What the loopy-loo wackos on the Left (and, increasingly, in the middle) don’t understand, is that the Arabs have never wanted and will never want a two state solution. They want a Judenrein world, and they’re patient.

It is this desire for a one state (all Arab) solution, that explains why, as Rick Richman points out, no Middle East solutions have worked thus far.

Until the Arabs want a “two state” solution it doesn’t matter what Israel thinks. One of three things will happen. Either the Arabs will manage to slaughter the Jews, the Jews will finally decide they have enough and decide to slaughter the Arabs (which they’ve had the ability to do for decades, for all the cries of Jewish genocide of Arabs they are sure doing a lousy job of it aren’t they), or the Arabs will decide to live in peace.

Unless choice three comes about, choice one or two is inevitable. It’s just a question of when.

Oh and if you are of the mind that God will not permit the destruction of Israel (choice 1) that’s just not true. He has allowed the Kingdoms of Israel to fall over and over again, but he has never allowed the Jewish People to be eliminated. The history of the people of Israel is a sine wave; they rise and fall just as Moses predicted. In fact it pre-figures the cycle of confession and repentance in the church: man sins, man repents, God forgives, man is tempted and repeat until death or man escapes sin state.

The problem of empathy …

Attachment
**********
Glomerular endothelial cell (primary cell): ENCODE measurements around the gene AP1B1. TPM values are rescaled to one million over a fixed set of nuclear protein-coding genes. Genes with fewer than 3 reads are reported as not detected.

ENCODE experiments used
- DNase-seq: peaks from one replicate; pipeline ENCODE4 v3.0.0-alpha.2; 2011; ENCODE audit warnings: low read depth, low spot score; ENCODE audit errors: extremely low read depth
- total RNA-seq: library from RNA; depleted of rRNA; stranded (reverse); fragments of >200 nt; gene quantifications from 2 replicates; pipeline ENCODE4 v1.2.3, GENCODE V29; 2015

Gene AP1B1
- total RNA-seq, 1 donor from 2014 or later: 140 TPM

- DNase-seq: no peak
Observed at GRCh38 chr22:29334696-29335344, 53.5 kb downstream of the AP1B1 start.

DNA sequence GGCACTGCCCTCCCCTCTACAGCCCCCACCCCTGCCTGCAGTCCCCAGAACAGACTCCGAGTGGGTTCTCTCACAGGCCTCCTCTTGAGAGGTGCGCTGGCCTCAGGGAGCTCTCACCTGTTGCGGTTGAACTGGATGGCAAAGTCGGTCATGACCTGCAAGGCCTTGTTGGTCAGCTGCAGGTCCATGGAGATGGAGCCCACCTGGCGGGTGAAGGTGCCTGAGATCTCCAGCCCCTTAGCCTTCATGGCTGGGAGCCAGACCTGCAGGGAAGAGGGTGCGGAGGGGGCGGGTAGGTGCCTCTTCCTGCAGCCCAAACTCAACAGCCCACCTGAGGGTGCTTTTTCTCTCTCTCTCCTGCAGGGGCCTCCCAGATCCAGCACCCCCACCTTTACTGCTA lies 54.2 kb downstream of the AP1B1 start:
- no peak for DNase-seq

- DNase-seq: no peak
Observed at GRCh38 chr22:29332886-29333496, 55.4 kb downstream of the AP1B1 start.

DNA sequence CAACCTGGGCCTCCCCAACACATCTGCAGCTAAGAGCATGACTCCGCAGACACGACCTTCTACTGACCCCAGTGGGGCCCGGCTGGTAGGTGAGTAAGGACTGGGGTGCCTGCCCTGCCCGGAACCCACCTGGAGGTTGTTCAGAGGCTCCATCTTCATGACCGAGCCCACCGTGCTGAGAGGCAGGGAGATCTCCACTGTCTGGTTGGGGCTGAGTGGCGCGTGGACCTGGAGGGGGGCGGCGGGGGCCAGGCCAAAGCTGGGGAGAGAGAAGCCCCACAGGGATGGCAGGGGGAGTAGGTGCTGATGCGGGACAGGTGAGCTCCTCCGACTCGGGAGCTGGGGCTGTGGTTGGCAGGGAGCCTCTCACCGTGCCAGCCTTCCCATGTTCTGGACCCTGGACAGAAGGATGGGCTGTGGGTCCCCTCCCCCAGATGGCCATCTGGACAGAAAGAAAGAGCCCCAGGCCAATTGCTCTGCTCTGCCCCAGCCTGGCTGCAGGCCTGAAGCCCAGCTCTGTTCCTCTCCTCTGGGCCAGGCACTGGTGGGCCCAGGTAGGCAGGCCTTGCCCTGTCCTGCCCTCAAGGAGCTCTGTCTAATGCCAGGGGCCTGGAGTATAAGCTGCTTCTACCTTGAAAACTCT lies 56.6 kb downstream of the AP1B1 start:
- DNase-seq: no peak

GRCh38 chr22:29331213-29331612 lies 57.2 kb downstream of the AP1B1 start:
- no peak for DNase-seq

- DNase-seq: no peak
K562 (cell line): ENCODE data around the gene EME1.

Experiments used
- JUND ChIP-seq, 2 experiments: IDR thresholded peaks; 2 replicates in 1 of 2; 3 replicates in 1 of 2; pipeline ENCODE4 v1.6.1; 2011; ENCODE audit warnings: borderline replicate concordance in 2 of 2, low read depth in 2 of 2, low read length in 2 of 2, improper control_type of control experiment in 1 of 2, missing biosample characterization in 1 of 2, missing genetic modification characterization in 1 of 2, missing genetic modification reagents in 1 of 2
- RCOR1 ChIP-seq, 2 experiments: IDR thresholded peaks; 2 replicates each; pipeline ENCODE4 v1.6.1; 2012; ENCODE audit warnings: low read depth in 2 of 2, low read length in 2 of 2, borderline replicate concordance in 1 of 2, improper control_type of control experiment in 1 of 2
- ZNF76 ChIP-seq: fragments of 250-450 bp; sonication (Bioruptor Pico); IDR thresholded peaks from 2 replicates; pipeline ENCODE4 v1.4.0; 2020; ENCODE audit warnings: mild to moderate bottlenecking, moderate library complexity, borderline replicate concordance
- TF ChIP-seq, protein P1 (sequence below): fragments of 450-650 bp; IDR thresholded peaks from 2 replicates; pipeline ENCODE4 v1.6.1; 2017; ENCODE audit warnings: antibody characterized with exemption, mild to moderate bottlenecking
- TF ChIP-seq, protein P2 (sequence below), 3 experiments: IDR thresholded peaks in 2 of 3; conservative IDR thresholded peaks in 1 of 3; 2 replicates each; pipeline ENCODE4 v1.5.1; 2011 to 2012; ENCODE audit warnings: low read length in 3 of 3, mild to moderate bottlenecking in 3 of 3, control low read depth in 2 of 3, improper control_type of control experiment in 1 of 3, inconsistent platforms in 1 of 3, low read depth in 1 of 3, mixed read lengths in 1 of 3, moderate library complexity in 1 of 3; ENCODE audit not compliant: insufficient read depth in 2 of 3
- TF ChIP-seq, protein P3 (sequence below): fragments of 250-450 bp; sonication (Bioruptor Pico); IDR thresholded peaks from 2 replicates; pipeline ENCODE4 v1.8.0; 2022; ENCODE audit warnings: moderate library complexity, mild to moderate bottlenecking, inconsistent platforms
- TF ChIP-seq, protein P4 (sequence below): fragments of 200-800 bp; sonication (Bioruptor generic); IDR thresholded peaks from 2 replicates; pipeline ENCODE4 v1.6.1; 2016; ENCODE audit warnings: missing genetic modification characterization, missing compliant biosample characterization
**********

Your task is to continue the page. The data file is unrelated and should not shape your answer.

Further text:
Posted: May 18, 2009 by datechguy in opinion/news
Tags:

…as a qualification is not grasped by Talk Left:

Empathy — for the little guy, for the powerless, for the meek and mute and broken members of society who aren’t noticed by conservative judges, who can’t afford teams of lawyers to plead their cases — empathy allows their voices to be heard: voices of the ordinary and common, voices of the frightened and dispossessed, voices that deserve the attention of Supreme Court Justices.

Is that we can see what liberal empathy has done with urban areas such as Detroit, Washington DC etc. Place after place becoming dependent.

That isn’t the reason why it’s an issue the real problem is you never know who someone might empathize with. Empathy makes for good friends and neighbors but bad law, because the rules are not consistent.

But it’s a moot point anyway since the president will choose who he wants and there is almost no chance that anyone will be able to stop it.

Identity please

Posted: May 18, 2009 by datechguy in opinion/news
Tags: ,